Research Ipsos MORI conducted at the beginning of the recession showed that women were much more worried than men about the impact of the downturn on their family life, job (or unemployment) prospects for other members of their family, and day-to-day issues like paying the bills or the impact on childcare.

So is this all an opportunity for Labour?

On the face of it, yes. On the economy, there is a clearly a set of concerns that Labour can exploit. And while the economy and unemployment are the top issues for women as they are for men, they are also more likely to be concerned about the NHS and education, traditional Labour strengths.

However, so far this anti-Conservative mood among women does not seem to translate into a great deal of pro-Labour sentiment another claim put about in the media at the moment. In our latest Reuters Political Monitor, while women are more negative about the Conservatives across a range of party characteristics, values, and leader traits, they are not much more positive about Labour. Even on the number one issue of the economy, although women are less likely than men to say the Conservatives have the best economic policies (by 28 per cent to 34 per cent), the proportion who choose Labour is exactly the same (24 per cent women, 23 per cent men).

It is true that if only men had had the vote in 2010, the Conservatives might have won an overall majority, while if only women voted we may have seen a red-yellow hue to the coalition. The polling data however points to something more complex than a simple story of all women leading a charge away from the Tories, and both parties (not to mention the Liberal Democrats) could do better.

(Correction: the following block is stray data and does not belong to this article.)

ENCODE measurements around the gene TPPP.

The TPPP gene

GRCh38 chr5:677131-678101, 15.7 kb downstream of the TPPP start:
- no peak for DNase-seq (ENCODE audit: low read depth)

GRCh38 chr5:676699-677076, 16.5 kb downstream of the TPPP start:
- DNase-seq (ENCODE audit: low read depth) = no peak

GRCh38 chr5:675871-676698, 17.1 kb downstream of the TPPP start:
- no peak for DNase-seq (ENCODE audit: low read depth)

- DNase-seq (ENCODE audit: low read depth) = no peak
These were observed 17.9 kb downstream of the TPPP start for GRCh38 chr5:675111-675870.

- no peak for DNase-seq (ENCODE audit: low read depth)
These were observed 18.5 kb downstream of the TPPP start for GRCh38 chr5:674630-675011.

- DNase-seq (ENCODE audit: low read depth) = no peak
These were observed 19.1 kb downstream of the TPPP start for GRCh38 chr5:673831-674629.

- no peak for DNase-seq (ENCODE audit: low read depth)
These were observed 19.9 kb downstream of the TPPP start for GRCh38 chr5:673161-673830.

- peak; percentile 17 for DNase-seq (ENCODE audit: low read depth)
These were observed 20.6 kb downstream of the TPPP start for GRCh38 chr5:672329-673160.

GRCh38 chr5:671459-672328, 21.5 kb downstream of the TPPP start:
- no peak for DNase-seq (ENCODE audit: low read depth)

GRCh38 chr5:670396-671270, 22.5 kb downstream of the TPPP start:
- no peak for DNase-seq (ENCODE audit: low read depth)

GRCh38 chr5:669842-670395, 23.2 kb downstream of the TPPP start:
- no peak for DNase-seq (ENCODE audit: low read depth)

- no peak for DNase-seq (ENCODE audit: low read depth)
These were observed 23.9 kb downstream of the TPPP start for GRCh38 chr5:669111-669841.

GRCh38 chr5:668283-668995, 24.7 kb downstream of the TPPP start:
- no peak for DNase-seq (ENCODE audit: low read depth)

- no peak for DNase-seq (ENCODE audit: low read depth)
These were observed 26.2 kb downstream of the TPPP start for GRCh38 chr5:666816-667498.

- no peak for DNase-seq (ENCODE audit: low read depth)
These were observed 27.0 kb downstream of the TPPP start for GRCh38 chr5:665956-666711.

The challenge for the next election is which party can understand these complexities, while still building a message that will appeal to the country as a whole.

Gideon Skinner is Head of Politics at Ipsos MORI

Gideon Skinner is Head of Political Research at IpsosMori. He tweets as @GideonSkinner.

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I worked as a teacher – so I can tell you how regressive grammar schools are

The grammars and "comprehensives" of Kent make for an unequal system. So why does Theresa May consider the county a model for the future?

In 1959 my parents moved me from a Roman Catholic primary school to the junior branch of King Henry VIII, Coventry’s most high-profile grammar. The head teacher berated my mother for betraying the one true faith, but although she was born in Galway, my mum was as relaxed about her religion as she was about her native roots. Any strong feelings about the English Reformation had disappeared around the same time as her Irish accent. Her voice gave no clue to where she was from and – as a result of a wartime commission – the same was true of my father. Together, Mrs and Mr Smith embodied postwar Britain’s first-generation upwardly mobile middle class.

Their aspiration and ambition were so strong that my mother saw no problem in paying for me to attend a Protestant school. Why, you may ask, did my dad, a middle manager and by no means well off, agree to pay the fees? Quite simply, my parents were keen that I pass the eleven-plus.

King Henry VIII School benefited from the direct grant scheme, introduced after the Education Act 1944. In Coventry, the two direct grant schools were centuries old and were paid a fee by the government to educate the fifth or so of boys who passed the eleven-plus. When secondary education in Coventry became comprehensive in the mid-1970s, King Henry VIII went fully independent; today, it charges fees of more than £10,000 per year.